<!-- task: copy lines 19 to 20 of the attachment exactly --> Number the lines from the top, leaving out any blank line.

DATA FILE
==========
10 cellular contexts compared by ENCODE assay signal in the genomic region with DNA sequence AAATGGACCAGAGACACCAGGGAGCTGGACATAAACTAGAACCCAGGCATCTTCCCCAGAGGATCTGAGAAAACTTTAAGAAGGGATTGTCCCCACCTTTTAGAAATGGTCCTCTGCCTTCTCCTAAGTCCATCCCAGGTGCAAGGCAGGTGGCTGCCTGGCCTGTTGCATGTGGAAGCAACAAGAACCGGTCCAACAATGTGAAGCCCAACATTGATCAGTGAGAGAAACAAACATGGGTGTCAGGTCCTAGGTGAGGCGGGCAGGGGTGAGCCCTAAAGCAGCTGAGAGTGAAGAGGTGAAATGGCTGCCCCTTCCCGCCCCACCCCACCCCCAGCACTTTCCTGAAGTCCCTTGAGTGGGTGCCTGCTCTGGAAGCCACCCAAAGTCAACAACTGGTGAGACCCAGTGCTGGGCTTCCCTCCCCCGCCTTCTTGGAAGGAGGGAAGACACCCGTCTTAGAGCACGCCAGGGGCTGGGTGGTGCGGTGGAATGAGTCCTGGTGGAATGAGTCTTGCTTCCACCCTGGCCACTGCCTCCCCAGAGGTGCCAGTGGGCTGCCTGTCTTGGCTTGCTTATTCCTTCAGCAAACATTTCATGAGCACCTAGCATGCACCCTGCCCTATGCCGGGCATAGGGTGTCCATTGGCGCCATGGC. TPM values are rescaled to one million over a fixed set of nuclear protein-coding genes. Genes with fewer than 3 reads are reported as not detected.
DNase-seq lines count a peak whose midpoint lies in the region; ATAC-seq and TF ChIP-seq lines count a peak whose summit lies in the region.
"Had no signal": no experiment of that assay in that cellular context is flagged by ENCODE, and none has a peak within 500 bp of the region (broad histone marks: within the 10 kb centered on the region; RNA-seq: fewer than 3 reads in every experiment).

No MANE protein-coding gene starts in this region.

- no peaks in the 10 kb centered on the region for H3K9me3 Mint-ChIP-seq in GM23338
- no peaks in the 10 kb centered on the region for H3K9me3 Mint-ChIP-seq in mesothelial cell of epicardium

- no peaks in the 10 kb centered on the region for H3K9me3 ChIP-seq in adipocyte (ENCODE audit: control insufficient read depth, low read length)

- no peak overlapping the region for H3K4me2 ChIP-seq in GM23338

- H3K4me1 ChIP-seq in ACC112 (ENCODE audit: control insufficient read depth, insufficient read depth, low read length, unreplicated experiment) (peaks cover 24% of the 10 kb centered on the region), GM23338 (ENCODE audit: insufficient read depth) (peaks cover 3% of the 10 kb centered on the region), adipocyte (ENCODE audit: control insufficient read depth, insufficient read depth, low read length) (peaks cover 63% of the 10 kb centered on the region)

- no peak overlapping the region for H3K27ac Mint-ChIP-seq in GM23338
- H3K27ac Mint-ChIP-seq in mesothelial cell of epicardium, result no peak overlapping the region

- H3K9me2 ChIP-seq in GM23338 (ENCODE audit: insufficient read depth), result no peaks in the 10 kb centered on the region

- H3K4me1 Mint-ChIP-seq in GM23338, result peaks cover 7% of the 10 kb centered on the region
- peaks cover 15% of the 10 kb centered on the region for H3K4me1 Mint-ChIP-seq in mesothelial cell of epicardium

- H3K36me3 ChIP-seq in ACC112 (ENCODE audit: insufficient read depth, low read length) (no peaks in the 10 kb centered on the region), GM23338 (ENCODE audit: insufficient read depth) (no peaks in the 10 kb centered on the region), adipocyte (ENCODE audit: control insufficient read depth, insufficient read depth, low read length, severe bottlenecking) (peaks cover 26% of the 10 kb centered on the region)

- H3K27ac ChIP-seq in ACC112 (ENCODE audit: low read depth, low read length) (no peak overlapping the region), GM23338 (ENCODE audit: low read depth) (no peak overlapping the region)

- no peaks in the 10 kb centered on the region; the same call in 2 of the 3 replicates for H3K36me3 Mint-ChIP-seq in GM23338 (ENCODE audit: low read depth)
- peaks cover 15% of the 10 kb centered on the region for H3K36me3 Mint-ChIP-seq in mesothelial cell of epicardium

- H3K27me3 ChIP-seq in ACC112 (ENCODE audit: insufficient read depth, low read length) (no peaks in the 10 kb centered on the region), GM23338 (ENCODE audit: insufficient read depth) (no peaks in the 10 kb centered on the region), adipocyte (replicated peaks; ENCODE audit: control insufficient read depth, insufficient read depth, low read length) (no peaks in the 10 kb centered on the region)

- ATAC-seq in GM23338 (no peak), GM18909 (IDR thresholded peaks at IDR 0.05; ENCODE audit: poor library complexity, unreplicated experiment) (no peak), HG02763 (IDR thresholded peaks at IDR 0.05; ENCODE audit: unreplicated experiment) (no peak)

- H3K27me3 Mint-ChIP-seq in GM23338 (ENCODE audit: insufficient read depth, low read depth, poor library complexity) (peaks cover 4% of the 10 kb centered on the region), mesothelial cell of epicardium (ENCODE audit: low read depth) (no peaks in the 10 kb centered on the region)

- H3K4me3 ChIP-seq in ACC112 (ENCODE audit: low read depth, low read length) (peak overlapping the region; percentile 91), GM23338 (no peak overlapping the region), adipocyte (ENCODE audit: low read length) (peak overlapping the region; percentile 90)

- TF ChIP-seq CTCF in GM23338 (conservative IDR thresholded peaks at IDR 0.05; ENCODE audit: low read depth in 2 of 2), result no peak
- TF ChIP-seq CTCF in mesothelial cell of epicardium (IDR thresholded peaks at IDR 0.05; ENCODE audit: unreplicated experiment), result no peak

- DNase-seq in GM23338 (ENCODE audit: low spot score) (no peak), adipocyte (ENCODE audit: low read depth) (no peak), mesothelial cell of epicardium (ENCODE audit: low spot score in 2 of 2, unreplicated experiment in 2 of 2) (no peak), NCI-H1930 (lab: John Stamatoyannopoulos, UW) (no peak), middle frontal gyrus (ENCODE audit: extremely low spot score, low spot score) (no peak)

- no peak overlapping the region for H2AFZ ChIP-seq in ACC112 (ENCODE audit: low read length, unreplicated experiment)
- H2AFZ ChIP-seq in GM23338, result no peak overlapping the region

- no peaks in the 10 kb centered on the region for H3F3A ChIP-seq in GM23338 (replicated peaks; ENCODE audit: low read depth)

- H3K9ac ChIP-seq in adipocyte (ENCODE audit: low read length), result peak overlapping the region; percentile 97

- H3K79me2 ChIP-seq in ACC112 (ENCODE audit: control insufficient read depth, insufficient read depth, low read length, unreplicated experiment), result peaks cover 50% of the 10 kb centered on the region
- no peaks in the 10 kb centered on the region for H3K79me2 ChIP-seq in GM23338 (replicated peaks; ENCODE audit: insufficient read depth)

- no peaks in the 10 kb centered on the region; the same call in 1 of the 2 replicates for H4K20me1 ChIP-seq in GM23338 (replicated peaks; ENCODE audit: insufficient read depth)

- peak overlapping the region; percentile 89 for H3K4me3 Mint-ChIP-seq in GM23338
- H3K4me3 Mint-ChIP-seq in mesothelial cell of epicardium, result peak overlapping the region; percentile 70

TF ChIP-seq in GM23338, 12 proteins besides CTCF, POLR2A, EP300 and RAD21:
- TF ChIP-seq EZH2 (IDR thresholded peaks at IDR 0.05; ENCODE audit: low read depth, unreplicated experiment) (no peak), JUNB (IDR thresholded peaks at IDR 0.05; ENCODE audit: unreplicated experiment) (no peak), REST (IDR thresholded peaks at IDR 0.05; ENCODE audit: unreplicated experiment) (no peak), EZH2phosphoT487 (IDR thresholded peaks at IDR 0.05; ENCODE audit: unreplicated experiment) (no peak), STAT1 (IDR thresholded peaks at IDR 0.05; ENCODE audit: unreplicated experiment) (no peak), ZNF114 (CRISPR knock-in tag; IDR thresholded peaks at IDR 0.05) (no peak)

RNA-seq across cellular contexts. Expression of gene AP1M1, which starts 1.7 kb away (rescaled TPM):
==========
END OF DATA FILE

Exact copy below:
- H3K27me3 ChIP-seq in ACC112 (ENCODE audit: insufficient read depth, low read length) (no peaks in the 10 kb centered on the region), GM23338 (ENCODE audit: insufficient read depth) (no peaks in the 10 kb centered on the region), adipocyte (replicated peaks; ENCODE audit: control insufficient read depth, insufficient read depth, low read length) (no peaks in the 10 kb centered on the region)

- ATAC-seq in GM23338 (no peak), GM18909 (IDR thresholded peaks at IDR 0.05; ENCODE audit: poor library complexity, unreplicated experiment) (no peak), HG02763 (IDR thresholded peaks at IDR 0.05; ENCODE audit: unreplicated experiment) (no peak)